Aducanumab is a medication designed to treat Alzheimer’s disease developed by Biogen. It’s a monoclonal antibody designed to remove amyloid – one of the two proteins that gum up the nerves in the brains of people with the condition. Aducanumab has proven controversial in the United States, where the Food and Drug Administration’s (FDA) decision to approve the drug for use led to the resignation of three FDA advisers. Despite the approval, UA Medicare has refused to pay for Aducanumab prescriptions unless a person is on a trial.
The conflict centres around the quality of the evidence supporting the effectiveness of the drug, with Phase III studies (the EMERGE and ENGAGE trials) returning mixed results.
The Therapeutic Goods Administration is currently reviewing whether the drug should be approved for use in Australia but that may change by the time you read this as even the manufacturer is having second thoughts about the drug. In a piece published in the Medical Journal of Australia, researchers from the Melbourne Dementia Research Centre and Concord Hospital argue there are significant concerns over the drug’s efficacy and benefits.
One trial (EMERGE) did find a benefit of Aducanumab over the placebo in slowing clinical scores indicating Alzheimer’s decline when given at high doses, but the size of the effect was small, and in the other study (ENGAGE) no effect was seen. What’s more, these findings were only made during a secondary analysis of the data after the trials had been discontinued due to futility (external assessors judged that people in the trial weren’t seeing any benefit – the drugs weren’t having an effect). There were also side effects such as brain swelling and small bleeds.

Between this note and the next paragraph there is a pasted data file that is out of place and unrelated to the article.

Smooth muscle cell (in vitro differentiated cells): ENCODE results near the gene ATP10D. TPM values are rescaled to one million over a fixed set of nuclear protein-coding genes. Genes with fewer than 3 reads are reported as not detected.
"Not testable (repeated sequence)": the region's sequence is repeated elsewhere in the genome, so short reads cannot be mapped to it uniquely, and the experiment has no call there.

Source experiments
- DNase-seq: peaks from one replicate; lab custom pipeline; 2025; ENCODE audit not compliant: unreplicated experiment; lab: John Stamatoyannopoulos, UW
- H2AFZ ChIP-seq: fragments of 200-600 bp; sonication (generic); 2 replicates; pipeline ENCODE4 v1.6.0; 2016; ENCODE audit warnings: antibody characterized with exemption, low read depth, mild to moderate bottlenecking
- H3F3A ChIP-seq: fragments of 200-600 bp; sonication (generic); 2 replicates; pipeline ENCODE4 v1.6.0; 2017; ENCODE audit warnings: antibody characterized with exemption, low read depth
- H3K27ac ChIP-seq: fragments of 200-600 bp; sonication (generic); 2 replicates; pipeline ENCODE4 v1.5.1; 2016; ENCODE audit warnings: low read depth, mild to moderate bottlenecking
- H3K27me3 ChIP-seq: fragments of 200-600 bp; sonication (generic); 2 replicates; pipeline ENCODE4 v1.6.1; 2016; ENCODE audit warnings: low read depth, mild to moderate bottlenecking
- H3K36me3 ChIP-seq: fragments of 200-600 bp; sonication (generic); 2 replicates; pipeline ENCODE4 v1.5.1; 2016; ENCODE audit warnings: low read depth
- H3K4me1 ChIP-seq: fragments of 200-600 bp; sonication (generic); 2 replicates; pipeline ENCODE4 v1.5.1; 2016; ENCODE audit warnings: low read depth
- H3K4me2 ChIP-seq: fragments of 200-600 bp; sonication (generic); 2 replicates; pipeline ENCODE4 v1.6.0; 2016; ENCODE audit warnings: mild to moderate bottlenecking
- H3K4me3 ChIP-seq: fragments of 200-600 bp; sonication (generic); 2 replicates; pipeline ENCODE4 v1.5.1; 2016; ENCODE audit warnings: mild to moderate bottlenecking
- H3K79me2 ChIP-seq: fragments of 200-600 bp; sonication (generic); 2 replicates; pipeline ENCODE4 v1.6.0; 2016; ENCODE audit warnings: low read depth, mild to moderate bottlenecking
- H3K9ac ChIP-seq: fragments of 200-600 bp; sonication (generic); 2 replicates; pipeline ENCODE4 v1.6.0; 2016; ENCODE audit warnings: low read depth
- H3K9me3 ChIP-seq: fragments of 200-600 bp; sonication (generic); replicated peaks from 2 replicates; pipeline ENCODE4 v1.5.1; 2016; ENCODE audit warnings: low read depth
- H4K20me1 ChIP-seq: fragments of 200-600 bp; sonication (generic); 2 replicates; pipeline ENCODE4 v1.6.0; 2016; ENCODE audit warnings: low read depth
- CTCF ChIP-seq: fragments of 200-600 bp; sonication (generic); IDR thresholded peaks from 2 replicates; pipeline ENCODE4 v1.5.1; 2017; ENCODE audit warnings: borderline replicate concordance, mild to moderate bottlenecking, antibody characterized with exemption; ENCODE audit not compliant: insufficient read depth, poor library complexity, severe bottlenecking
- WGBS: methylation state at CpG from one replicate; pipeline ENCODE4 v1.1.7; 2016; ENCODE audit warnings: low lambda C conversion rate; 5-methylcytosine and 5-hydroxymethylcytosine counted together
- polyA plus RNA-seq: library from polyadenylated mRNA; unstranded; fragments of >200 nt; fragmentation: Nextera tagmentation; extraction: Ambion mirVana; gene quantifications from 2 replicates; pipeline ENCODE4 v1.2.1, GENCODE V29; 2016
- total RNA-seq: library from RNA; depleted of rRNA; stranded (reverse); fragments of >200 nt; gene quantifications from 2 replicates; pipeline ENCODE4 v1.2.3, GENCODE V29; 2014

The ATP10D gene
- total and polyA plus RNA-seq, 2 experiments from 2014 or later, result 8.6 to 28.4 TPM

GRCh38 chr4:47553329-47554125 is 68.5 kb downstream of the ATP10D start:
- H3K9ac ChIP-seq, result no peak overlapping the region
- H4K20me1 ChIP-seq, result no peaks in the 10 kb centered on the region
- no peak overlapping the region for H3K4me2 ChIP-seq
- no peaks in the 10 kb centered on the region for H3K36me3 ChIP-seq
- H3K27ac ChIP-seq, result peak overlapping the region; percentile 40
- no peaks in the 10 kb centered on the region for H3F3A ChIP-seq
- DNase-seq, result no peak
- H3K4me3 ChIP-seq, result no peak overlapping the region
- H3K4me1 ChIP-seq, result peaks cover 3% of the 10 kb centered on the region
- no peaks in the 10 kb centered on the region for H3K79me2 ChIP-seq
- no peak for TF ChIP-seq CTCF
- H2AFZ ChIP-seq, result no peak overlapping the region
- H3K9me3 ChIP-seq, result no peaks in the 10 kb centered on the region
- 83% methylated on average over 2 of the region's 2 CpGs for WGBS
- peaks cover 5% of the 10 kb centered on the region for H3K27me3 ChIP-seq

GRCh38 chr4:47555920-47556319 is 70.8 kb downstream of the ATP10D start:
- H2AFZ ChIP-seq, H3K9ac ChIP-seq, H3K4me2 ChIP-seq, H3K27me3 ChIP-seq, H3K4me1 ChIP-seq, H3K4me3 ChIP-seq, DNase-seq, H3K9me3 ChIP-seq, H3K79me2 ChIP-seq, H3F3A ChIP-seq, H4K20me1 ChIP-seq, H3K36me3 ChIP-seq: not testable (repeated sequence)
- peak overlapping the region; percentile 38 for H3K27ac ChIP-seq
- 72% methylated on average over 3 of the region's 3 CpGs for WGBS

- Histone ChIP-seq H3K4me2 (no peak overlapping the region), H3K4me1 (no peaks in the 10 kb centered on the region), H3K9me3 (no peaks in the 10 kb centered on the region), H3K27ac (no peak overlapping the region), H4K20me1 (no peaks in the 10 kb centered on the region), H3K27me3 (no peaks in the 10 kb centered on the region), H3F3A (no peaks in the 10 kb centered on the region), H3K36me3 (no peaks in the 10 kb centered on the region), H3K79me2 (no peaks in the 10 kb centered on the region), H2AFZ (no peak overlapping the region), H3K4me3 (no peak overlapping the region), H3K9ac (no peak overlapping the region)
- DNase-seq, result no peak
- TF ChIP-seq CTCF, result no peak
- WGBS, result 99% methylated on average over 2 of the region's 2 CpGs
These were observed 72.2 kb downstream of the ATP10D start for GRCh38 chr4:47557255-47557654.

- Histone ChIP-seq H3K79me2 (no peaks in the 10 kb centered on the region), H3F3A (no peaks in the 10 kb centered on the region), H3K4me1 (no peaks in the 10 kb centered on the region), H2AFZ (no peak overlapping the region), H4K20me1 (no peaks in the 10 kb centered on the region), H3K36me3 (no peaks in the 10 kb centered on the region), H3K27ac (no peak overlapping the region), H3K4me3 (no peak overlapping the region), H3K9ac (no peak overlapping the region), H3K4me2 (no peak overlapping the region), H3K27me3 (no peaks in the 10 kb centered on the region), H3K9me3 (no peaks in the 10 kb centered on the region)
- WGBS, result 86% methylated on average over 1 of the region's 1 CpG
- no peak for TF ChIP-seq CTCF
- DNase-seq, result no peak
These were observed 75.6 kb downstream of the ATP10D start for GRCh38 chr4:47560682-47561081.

The MJA article argues that adequate effectiveness of the drug hasn’t yet been demonstrated, and if the positive findings could be replicated, approval still wouldn’t be cost-effective.
This calls into question treatment strategies for dementia but the reality is that dementia research has come a long way and there are interventions which do seem to work in prevention and management of early cognitive decline.
Early Signs of dementia should not be swept to one side – find out for yourself
Tonic Media Network recently hosted a high impact webinar for GPs and General Practices about the importance of early diagnosis of dementia and the interventions that can make a difference. You can see the webinar – and we strongly encourage you to do so by going to this link. The webinar was sponsored by Dementia Australia and has been very well received.